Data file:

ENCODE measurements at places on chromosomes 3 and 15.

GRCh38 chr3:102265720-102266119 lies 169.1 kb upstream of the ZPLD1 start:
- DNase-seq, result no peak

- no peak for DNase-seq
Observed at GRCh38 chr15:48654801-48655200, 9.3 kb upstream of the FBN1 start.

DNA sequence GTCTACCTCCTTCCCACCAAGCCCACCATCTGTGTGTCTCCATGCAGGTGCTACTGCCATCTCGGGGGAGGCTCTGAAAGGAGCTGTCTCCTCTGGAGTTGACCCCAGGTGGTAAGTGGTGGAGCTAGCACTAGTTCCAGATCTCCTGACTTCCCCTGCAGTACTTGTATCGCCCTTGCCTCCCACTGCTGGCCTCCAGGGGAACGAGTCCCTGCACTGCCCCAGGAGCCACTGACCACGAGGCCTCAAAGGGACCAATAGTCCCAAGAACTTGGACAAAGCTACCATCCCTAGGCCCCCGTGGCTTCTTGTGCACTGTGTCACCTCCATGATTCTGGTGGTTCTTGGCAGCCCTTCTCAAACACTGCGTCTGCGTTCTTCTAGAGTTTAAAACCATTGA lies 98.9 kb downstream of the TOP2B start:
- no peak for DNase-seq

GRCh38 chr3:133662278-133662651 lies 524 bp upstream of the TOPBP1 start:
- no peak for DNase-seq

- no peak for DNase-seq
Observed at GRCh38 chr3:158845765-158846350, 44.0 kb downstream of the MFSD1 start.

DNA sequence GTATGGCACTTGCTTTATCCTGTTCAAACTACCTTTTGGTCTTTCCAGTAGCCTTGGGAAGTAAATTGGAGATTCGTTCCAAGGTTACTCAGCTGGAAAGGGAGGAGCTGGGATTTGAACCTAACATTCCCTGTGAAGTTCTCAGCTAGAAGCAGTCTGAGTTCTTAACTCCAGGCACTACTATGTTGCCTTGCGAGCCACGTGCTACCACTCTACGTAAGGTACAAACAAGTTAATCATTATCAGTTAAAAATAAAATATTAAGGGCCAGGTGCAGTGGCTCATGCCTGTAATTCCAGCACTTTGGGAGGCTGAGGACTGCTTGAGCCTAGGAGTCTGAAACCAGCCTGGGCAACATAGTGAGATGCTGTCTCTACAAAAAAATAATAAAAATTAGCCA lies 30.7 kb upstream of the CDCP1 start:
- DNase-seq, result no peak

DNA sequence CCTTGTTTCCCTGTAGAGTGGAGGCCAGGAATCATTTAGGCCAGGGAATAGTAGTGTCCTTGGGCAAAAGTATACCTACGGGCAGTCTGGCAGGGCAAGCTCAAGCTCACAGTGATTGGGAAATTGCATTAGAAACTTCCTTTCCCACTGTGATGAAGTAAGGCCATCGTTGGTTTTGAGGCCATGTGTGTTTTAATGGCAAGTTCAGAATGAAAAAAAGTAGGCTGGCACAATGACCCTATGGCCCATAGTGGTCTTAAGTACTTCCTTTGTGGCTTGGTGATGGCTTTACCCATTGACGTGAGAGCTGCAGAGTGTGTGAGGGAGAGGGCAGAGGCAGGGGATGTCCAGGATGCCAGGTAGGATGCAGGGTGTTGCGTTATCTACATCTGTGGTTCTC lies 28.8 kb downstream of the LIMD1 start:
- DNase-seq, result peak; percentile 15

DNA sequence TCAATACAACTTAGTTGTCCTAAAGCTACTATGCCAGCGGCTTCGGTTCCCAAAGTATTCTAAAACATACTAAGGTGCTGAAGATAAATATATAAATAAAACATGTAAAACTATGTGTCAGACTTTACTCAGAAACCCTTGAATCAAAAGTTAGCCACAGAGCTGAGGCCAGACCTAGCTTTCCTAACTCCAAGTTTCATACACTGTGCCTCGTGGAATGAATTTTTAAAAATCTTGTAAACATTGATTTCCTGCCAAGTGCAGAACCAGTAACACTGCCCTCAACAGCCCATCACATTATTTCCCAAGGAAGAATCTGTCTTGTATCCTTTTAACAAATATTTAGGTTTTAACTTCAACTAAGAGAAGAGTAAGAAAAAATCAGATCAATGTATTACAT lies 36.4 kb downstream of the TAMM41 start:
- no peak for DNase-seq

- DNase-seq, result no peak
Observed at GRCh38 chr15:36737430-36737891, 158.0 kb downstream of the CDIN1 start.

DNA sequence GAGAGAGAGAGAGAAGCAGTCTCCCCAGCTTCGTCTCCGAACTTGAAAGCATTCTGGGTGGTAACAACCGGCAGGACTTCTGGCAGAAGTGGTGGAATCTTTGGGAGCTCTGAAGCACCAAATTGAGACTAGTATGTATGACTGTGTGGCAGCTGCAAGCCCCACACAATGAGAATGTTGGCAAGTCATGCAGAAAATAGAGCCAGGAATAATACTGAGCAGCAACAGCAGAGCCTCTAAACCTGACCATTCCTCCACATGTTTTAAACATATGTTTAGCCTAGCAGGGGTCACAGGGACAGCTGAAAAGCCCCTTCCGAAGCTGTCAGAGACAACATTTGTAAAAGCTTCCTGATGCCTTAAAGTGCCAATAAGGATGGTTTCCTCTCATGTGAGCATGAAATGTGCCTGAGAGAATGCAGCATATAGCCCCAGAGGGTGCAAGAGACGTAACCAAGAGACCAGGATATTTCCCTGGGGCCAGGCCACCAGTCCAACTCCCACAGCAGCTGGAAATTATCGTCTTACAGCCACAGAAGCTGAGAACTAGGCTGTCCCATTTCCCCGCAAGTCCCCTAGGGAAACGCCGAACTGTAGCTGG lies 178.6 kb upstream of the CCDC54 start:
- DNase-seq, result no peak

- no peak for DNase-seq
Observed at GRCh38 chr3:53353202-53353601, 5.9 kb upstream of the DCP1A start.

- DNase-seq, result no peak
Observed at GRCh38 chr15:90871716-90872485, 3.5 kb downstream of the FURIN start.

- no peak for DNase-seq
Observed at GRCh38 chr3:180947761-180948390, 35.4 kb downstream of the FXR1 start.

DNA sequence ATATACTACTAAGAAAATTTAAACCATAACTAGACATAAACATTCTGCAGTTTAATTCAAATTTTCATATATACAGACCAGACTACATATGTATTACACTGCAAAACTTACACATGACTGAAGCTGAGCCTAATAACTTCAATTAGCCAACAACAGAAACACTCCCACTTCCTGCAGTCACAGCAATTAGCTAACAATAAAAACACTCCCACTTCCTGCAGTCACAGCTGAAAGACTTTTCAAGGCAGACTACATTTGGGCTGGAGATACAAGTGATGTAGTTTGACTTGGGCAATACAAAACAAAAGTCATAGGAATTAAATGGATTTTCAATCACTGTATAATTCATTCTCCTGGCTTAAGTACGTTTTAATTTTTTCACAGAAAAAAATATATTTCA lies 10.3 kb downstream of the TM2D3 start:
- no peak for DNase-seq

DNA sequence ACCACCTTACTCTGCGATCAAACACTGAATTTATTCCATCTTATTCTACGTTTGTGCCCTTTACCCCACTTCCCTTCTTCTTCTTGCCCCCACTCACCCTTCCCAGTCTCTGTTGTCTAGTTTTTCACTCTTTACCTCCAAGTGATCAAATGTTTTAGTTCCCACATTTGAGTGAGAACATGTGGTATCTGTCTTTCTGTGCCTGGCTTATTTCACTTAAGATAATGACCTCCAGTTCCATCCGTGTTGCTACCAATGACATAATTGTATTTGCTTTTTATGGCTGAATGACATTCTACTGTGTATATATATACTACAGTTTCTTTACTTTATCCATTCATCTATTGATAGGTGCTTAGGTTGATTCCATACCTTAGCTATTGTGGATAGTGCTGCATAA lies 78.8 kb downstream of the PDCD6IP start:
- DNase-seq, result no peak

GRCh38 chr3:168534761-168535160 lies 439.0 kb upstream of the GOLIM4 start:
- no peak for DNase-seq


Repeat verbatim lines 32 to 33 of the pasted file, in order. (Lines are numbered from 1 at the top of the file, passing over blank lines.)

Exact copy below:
GRCh38 chr3:168534761-168535160 lies 439.0 kb upstream of the GOLIM4 start:
- no peak for DNase-seq